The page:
“I think what people don’t do a good enough job of is admitting what’s out there,” Staley said. “What I’ve tried to do is confront the truth head on with these guys. Like, hey, people do think that you’re cursed.”


Ben Bolch on the Bruins: The UCLA Bruins are no longer a sleepy little football operation residing in the shadows of the Rams, Chargers, USC Trojans — and, just maybe — Mater Dei Monarchs.

L.A. loves a winner, and so do the national media. Broadcaster Colin Cowherd latched onto the story after UCLA downed Louisiana State over the weekend, predicting the Bruins would win the Pac-12 Conference while adding, “and I don’t think it’s going to be terribly close.”

The Cheez-It Bowl made UCLA its national team of the week. So did ESPN analyst Kirk Herbstreit. College football coaches and Associated Press pollsters each ranked the team No. 16 in the nation. Some pundits even made UCLA a fashionable pick to make the College Football Playoff.

The first song blaring from loudspeakers at practice Wednesday — Journey’s “Don’t Stop Believin’ ” — seemed fitting for a team that had converted a legion of skeptics.

It’s a strange new world of expectations the Bruins (2-0) have stepped into as they prepare for their next game, against Fresno State (1-1) on Sept. 18 at the Rose Bowl. Could they stumble given the unfamiliar territory?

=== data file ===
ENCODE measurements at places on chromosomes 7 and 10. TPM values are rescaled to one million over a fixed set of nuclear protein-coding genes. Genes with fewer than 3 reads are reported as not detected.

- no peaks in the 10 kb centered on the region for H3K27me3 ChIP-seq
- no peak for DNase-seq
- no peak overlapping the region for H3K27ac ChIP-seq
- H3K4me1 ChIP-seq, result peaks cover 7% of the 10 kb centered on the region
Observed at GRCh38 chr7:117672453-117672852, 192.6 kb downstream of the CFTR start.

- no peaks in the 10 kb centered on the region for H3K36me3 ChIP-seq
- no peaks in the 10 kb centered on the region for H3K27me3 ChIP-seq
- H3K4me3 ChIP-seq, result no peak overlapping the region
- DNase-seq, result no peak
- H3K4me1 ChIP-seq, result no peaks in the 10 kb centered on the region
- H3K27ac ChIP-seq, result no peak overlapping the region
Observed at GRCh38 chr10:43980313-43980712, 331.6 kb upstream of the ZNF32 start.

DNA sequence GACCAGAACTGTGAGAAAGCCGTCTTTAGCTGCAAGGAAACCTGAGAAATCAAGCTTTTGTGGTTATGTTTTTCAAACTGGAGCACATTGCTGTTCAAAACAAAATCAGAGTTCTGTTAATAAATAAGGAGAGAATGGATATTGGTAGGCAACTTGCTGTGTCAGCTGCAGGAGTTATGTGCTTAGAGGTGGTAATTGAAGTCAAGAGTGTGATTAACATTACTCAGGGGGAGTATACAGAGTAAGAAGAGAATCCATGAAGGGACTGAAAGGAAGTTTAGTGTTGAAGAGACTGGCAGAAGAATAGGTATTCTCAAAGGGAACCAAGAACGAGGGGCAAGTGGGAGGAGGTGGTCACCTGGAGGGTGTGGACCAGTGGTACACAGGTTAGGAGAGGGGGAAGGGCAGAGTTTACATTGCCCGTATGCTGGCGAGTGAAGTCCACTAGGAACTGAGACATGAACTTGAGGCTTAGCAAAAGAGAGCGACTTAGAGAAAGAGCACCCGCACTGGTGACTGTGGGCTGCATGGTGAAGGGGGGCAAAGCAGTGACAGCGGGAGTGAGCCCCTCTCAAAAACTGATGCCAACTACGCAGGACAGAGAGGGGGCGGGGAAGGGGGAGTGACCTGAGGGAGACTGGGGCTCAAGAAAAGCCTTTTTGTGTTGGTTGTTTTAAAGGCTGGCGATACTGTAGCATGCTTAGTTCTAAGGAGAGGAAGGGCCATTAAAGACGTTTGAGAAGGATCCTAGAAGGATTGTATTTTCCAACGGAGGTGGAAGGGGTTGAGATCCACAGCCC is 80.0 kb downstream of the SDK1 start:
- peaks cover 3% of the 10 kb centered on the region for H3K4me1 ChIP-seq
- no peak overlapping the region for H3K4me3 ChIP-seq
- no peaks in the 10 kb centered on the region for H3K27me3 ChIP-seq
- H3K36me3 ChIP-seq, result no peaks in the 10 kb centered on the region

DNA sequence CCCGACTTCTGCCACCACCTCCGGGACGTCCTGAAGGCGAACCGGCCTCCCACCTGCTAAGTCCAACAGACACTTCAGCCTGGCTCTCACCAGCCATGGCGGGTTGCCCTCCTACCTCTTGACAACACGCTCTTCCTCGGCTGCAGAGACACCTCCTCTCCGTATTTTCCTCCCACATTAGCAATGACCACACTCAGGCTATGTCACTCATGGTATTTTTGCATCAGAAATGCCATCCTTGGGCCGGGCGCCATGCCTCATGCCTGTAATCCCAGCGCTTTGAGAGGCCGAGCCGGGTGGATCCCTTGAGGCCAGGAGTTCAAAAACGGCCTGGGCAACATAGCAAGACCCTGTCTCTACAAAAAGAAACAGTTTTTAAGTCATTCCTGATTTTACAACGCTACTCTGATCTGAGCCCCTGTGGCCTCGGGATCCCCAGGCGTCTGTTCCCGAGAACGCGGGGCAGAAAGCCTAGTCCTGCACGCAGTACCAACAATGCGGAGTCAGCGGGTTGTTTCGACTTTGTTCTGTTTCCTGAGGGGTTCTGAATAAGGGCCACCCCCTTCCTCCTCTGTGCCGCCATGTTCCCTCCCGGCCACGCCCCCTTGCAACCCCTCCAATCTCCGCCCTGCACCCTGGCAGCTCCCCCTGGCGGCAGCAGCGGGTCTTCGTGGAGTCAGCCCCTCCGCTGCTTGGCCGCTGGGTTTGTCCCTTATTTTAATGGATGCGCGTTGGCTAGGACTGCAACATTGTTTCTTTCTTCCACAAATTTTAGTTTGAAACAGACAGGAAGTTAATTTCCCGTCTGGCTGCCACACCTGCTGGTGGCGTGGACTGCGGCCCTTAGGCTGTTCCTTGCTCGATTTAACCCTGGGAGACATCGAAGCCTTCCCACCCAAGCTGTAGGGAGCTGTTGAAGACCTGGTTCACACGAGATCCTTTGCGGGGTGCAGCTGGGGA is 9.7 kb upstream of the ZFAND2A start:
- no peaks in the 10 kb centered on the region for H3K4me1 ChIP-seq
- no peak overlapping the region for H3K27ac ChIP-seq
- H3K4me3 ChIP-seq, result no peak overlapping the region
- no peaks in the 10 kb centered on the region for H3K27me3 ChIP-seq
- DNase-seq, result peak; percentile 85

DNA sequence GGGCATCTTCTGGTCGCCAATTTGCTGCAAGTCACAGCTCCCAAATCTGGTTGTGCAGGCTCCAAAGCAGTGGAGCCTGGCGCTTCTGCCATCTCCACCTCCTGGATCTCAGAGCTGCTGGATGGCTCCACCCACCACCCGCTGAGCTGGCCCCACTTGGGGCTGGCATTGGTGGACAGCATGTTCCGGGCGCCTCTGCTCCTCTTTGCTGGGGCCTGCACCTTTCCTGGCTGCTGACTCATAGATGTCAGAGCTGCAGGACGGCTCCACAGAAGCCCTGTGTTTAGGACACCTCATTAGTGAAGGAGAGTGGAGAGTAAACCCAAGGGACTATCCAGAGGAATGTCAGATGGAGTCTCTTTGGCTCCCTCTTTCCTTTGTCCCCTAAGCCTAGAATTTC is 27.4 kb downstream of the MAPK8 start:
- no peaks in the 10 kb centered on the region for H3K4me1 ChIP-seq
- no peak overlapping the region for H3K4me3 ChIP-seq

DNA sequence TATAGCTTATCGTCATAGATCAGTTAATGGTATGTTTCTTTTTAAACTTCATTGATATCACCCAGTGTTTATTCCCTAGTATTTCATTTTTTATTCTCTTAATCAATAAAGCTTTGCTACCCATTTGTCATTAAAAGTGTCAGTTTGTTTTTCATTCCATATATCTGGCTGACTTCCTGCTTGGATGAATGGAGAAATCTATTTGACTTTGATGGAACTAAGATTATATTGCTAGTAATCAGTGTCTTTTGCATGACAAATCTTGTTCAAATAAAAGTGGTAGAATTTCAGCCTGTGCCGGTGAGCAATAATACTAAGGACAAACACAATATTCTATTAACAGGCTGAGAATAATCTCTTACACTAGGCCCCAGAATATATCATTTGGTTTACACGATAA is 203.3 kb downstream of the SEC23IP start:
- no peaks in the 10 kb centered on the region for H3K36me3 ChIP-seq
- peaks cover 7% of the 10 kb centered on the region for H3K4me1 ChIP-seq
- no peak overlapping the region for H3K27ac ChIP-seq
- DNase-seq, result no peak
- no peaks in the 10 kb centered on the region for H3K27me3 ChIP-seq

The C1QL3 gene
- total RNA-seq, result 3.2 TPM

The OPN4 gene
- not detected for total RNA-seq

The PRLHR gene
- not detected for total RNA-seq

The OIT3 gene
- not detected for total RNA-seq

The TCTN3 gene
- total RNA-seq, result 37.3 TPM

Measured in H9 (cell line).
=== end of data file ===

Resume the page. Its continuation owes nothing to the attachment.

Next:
“We’re trying to prove a point this year, we’ve got a great team, we know what we have, so we’re ignoring the hype of whatever everything on media is saying,” senior cornerback Cam Johnson said. “That’s all good, all that candy, the eye candy, we’re just buckling down and staying humble and preparing for the next game, trying to win.”


Ryan Kartje on the Trojans: When Nick Figueroa left the Coliseum field Saturday in a sling, nursing a sprained shoulder, the redshirt senior assured coach Clay Helton at the time that he planned to play through the pain. But after sitting out two practices this week, those plans seemed to grow less certain by the day.

That is, until Vic So’oto offered his own assurances on Wednesday. USC’s defensive line coach didn’t hesitate to say he expected Figueroa to play against Stanford — “and play hard,” he said.

“He played through a torn labrum last year, all six games,” So’oto said. “So I fully expect him to be out there on Saturday.”